ESXi-Arm Fling 1.12 Refresh

Today we released a new refresh to the ESXi-Arm Fling. New installs and upgrades from a previous installation of the ESXi-Arm 1.x Fling are supported. You can now update using the published Offline Bundle (zip), see below for instructions. Do not use VUM or vSphere Lifecycle.

Tip: if your evaluation period has expired, you can perform a new installation; choose to preserve the VMFS filesystems, and register your VMs again.

NVMe on an Arm edge platform

Improved virtualization

  • Various fixes related to Arm SystemReady compliance for virtual hardware exposed to guests
  • Compatibility fixes related to secure boot

Host support improvements

New platforms

  • EXPERIMENTAL support for HPE ProLiant RL300 Gen11 servers
  • EXPERIMENTAL support for Marvell OCTEON 10 based platforms


  • Support for NVMe on non-cache coherent PCIe root complexes (e.g. Rockchip RK3566 systems like Pine64 Quartz64 and Firefly Station M2)
  • Add a workaround for devices with PCI vendor/device ID 126f:2263 (e.g. Patriot M.2 P300) that report non-unique EUI64/NGUID identifiers which prevented more than one disk from being detected on systems with multiple devices present
    • When upgrading a system from 1.12 from a prior Fling release with one of these devices, datastores from the device will not be mounted by default. Please see the Upgrading section below on how to mount the volumes after the upgrade is complete.


  • ESXi-Arm Offline Bundle (zip) now available
  • Fixed cache size detection for Armv8.3+ based systems
  • Relax processor speed uniformity checks for DVFS enabled systems
  • Support additional PHY modes in the mvpp2 driver
  • Fixed IPv6 LRO handling in the eqos driver
  • Identify some new CPU models


Existing installs of the v1.x Fling can be upgraded in one of two ways:

  • Copy the ISO to boot media, run the installer, and select upgrade
  • Using the published Offline Bundle (zip) file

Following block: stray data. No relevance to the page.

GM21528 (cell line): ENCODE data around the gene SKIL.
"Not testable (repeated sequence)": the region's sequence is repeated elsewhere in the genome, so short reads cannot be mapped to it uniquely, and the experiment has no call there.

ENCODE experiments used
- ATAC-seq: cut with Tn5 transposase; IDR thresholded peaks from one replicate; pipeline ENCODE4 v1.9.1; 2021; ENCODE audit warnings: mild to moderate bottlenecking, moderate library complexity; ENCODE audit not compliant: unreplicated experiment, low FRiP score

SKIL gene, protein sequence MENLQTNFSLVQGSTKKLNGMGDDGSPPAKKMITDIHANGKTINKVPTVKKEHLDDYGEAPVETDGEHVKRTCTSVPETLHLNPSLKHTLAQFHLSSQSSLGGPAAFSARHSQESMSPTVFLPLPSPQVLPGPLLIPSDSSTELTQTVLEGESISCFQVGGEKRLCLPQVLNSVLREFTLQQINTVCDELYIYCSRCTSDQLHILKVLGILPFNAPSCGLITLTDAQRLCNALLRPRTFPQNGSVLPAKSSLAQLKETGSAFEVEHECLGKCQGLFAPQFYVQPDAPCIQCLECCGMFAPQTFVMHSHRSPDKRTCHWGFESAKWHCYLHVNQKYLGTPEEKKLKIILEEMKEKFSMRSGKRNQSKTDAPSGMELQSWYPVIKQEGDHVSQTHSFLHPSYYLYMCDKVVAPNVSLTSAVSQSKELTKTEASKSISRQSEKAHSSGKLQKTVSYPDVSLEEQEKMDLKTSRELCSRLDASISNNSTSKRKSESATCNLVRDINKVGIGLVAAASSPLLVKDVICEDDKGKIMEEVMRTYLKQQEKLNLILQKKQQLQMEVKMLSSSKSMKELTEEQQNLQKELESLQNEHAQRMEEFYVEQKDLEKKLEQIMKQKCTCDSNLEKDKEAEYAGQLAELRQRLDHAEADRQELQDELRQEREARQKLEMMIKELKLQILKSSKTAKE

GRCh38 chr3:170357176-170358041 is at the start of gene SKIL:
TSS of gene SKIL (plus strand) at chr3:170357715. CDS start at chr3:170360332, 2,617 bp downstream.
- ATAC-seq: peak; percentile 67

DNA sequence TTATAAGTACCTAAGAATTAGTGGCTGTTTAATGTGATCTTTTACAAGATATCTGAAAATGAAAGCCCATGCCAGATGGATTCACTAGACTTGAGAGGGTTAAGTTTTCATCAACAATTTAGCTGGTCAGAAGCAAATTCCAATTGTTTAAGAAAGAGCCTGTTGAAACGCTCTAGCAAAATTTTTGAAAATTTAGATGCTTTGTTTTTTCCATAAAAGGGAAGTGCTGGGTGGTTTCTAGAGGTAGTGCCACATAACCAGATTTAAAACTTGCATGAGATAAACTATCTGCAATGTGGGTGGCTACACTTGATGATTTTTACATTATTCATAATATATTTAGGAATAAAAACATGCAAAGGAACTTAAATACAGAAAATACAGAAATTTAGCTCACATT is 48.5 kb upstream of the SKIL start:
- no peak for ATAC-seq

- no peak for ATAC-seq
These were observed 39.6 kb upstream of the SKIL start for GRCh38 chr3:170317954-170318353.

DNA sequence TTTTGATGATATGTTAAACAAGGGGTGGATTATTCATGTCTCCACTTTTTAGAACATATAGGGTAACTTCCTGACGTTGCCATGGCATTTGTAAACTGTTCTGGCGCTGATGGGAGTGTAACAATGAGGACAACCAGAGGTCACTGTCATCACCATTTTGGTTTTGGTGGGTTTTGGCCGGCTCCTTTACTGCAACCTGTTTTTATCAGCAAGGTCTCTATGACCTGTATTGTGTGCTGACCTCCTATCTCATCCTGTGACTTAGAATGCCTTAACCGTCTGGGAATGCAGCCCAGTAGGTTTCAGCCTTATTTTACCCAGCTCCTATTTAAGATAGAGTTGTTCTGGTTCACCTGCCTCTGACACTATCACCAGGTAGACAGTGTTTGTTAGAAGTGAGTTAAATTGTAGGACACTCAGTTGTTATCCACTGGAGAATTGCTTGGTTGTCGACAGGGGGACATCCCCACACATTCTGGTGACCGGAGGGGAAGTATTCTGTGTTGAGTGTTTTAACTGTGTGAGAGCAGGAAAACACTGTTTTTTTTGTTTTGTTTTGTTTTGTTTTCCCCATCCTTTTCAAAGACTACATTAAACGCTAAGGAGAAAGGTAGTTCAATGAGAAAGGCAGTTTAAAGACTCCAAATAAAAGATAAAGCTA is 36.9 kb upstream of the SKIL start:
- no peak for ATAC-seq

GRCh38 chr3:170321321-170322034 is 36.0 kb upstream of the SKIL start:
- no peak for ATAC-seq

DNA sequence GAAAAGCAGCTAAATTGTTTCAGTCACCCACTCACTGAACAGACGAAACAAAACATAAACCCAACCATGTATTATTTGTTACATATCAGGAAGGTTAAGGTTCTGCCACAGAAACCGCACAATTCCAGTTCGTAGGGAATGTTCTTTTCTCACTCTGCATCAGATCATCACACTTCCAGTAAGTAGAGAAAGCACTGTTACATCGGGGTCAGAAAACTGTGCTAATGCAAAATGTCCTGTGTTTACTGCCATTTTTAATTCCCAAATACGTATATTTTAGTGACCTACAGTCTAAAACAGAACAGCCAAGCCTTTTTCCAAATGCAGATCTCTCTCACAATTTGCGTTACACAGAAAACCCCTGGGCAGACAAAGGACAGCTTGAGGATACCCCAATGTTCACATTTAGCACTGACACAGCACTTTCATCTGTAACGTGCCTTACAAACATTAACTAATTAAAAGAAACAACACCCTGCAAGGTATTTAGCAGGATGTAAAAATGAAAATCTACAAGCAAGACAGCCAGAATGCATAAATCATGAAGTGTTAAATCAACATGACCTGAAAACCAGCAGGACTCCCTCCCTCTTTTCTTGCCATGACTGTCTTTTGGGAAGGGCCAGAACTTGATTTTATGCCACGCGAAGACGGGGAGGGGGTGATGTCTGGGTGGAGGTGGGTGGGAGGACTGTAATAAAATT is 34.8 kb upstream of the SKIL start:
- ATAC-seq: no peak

To upgrade with the Offline Bundle:

[root@n1sdp:~] esxcli software vib update -d /vmfs/volumes/datastore1/

Reboot to complete the upgrade process.

NOTE: If you are using NVMe storage on a device with PCI vendor/device ID 126f:2263, datastores may not be mounted by default after upgrade. To restore them, find the VMFS UUID:

[root@n1sdp:~] esxcfg-volume -l
Scanning for VMFS-6 host activity (4096 bytes/HB, 1024 HBs).
VMFS UUID/label: 6412349f-10a2092c-1af4-a0369f3af382/datastore1
Can mount: Yes
Can resignature: Yes
Extent name: t10.NVMe____Patriot_M.2_P300_256GB__________________P300ABBB22111810836_00000001:8 range: 0 - 112895 (MB)

Mount the volume (and make it persistent) with the following command:

[root@n1sdp:~] esxcfg-volume -M 6412349f-10a2092c-1af4-a0369f3af382
Persistently mounting volume 6412349f-10a2092c-1af4-a0369f3af382

Contact us

We’d love to hear more about your plans for ESXi on Arm. Please reach out to us at with the following details to help us shape future releases:

  • Company name
  • Arm platform of choice
  • Scale of deployment (number of servers/VMs)
  • Types of workloads and use cases
  • vSphere features of interest (HA, DRS, NSX, vSAN, Tanzu, vCD, etc)

Supported systems

The ESXi-Arm Fling should boot on any system that is (or close to) compliant to the Arm SystemReady ES or Arm SystemReady SR specifications. The following systems are known to work:

Datacenter and cloud

  • Ampere Computing Altra and Altra Max-based systems
  • Ampere Computing eMAG-based systems
  • Arm Neoverse N1 SDP

Near edge

  • SolidRun Honeycomb LX2
  • SolidRun MACCHIATObin or CN9132 EVB
  • NVIDIA Jetson AGX Xavier Development Kit

Far edge

  • Raspberry Pi 4B (4GB or 8GB models) and Pi 400
  • NVIDIA Jetson Xavier NX Development Kit
  • NXP LS1046A Freeway Board and Reference Design Board
  • Socionext SynQuacer Developerbox
  • PINE64 Quartz64 Model A and SOQuartz (4GB or 8GB models)
  • Firefly Station M2 (4GB and 8GB models)

If you are running the Fling on a system not on this list, please let us know!

Known issues

  • Ampere Altra-based systems may PSOD when AHCI disks are used
  • In 1.11 we mentioned that the kernel included with the Ubuntu for Arm 22.04.1 LTS installer had an issue that prevented graphics from initializing properly. Ubuntu for Arm 22.04.2 LTS has since been released and includes a fix for this issue.
  • FreeBSD 13.1-RELEASE has a known bug with PVSCSI support and large I/O requests. There are a few ways to work around this issue:
    • Upgrade to FreeBSD 13.2-RC1 or later, which includes a fix
    • Set the tunable kern.maxphys=”131072″ to limit the maximum I/O request size
    • Use AHCI instead of PVSCSI